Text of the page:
Book: Julian Fellowes
Music: Andrew Lloyd Webber
Lyrics: Glenn Slater
Director: Laurence Connor
“What about [learning] Math?”
“No, not important. Ozzy Osbourne does not do Math.”
Did you ever wish that something would happen to make your primary school days a little more interesting? Rather than the usual bland reading, writing and arithmetic, what if the days had included just a little more rock? That’s what the children of Horace Green Prep School are about to find out, when substitute teacher Mr Schneebly aka Dewey Finn (Jake Sharp) turns up in their classroom. Dewey is, to be totally honest, a loser. Behind on the rent, kicked out of his own band, but still clinging to his dreams of rock Godhood – if only he could win the local Battle of the Bands. Dewey has stolen the identity of his roommate Ned (Matthew Rowland) in order to make some cash. Intending to instigate a full semester of recess, when he hears his class in their classical music lesson a chaotic plan is formed to turn these adorable children into a headbanging metal band, The School of Rock. Sneaking things past parents, housemates and especially headteacher Rosalie Mullins (Rebecca Lock) is going to be tricky, but hey, it’s worth it for something to brag about in their Harvard interviews…
If you’ve seen the 2004 film School of Rock which stars Jack Black, the stage show is exactly the same, even down to a lot of the quotable lines, except that the licensed music has been replaced with original songs to flesh out the story further. For example, the children’s personal struggles are highlighted in the slightly heart breaking If Only You Would Listen, Mullins’ rock chick past gets explored in Where Did the Rock Go?, and the anarchy of the whole situation gets solidified in Stick It to the Man. All of these original numbers are fantastic, fitting the rock ethos of the show while still staying true to the feel of a Lloyd Webber musical. And don’t worry, the favourite original songs from the film are still here too – In The End of Time, School of Rock and of course, Math is a Wonderful Thing.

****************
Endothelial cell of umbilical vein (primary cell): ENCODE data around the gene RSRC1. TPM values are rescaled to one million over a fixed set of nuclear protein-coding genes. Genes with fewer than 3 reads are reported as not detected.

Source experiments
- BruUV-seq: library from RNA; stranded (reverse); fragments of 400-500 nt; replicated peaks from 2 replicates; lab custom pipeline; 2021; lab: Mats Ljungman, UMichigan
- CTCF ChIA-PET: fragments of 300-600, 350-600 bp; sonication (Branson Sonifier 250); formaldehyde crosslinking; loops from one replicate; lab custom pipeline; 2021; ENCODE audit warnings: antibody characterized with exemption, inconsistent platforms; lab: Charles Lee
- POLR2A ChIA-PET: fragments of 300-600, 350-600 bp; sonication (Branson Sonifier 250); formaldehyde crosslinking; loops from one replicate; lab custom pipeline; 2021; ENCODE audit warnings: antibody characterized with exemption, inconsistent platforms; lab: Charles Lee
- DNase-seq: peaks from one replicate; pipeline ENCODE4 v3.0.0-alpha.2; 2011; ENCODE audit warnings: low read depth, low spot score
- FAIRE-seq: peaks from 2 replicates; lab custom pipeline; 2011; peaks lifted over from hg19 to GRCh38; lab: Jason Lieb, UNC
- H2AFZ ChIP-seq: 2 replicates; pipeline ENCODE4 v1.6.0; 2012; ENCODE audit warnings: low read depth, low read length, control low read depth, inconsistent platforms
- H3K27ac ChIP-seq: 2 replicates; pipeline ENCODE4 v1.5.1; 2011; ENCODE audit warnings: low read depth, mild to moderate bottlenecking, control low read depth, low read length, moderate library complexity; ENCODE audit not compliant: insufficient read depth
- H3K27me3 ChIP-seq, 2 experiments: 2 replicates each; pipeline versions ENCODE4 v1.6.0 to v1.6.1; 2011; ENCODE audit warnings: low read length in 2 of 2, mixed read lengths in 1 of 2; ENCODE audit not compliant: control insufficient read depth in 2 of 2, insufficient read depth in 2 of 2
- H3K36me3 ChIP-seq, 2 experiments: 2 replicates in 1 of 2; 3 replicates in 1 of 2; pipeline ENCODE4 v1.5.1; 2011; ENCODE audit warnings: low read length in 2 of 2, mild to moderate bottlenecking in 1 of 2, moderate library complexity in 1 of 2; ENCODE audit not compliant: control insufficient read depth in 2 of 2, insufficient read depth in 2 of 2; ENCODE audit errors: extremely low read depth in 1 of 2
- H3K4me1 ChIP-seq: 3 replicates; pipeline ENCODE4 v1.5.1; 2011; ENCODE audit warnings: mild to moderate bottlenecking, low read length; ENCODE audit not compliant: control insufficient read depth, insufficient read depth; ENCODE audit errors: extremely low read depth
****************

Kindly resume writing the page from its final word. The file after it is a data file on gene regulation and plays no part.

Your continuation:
Praise must be heaped upon Mr Dewey Finn himself. Sharp does an absolutely spot on Jack Black imitation, with elements of Alex Brightman, the originator of the role on Broadway. His energy leaps from the stage and the audience can’t help but cheer him on in his quest to Climb to the Top of Mount Rock. It would, however, be interesting to see him break away from the shadow of Black and put a little more of himself into the role, really pushing the character without relying on the crutch of familiarity. Although hopefully not in the same way as Rowland’s Ned, who sounds like a muppet on helium. It’s possible the actor thought he was doing Avenue Q this week, so chose the most grating voice in his repertoire. No, hopefully more like Lock’s Miss Mullins, balancing eager to please with eager to belong, and showcasing a pair of impressive operatic lungs.
Equal praise must also go to the children of School of Rock who show that the future of musical theatre is very bright with the range of characters they play, and the live instruments. Of particular note this performance is Evie Marner as Summer whose teacher’s pet, take charge attitude ripples through the show as she owns her scenes. The children’s cast will change each performance, but if this one is anything to judge by, then the audience is in for a treat whoever they see.
Whether you remember the rock music genre through the original film or the original gigs, School of Rock is a wonderful night out, and a fantastic show. Pull out your plaid skirt, spike up your hair and join the band, you won’t regret it.
Runs until 30th July 2022.